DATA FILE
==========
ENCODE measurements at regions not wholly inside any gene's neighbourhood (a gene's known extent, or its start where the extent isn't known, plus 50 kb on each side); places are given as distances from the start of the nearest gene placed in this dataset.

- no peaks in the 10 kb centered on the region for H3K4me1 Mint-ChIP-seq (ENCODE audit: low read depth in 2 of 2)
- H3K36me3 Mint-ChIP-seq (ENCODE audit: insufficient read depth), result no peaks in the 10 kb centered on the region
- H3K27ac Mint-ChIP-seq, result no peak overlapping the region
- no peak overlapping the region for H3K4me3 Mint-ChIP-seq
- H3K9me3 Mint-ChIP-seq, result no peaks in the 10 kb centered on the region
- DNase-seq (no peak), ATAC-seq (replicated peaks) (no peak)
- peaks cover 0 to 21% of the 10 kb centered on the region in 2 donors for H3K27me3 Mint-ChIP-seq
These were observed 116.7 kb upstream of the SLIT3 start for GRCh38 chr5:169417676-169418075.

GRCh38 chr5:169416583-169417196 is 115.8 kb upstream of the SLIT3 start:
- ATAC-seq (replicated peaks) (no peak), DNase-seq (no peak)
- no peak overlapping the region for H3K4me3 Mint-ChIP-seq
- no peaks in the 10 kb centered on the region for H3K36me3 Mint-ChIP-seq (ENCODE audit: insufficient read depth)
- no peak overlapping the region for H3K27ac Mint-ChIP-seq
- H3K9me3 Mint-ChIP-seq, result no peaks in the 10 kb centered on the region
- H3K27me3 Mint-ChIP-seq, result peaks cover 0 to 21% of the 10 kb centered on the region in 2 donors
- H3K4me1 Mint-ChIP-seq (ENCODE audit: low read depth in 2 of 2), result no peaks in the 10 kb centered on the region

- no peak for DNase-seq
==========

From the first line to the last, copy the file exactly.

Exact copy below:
ENCODE measurements at regions not wholly inside any gene's neighbourhood (a gene's known extent, or its start where the extent isn't known, plus 50 kb on each side); places are given as distances from the start of the nearest gene placed in this dataset.

- no peaks in the 10 kb centered on the region for H3K4me1 Mint-ChIP-seq (ENCODE audit: low read depth in 2 of 2)
- H3K36me3 Mint-ChIP-seq (ENCODE audit: insufficient read depth), result no peaks in the 10 kb centered on the region
- H3K27ac Mint-ChIP-seq, result no peak overlapping the region
- no peak overlapping the region for H3K4me3 Mint-ChIP-seq
- H3K9me3 Mint-ChIP-seq, result no peaks in the 10 kb centered on the region
- DNase-seq (no peak), ATAC-seq (replicated peaks) (no peak)
- peaks cover 0 to 21% of the 10 kb centered on the region in 2 donors for H3K27me3 Mint-ChIP-seq
These were observed 116.7 kb upstream of the SLIT3 start for GRCh38 chr5:169417676-169418075.

GRCh38 chr5:169416583-169417196 is 115.8 kb upstream of the SLIT3 start:
- ATAC-seq (replicated peaks) (no peak), DNase-seq (no peak)
- no peak overlapping the region for H3K4me3 Mint-ChIP-seq
- no peaks in the 10 kb centered on the region for H3K36me3 Mint-ChIP-seq (ENCODE audit: insufficient read depth)
- no peak overlapping the region for H3K27ac Mint-ChIP-seq
- H3K9me3 Mint-ChIP-seq, result no peaks in the 10 kb centered on the region
- H3K27me3 Mint-ChIP-seq, result peaks cover 0 to 21% of the 10 kb centered on the region in 2 donors
- H3K4me1 Mint-ChIP-seq (ENCODE audit: low read depth in 2 of 2), result no peaks in the 10 kb centered on the region

- no peak for DNase-seq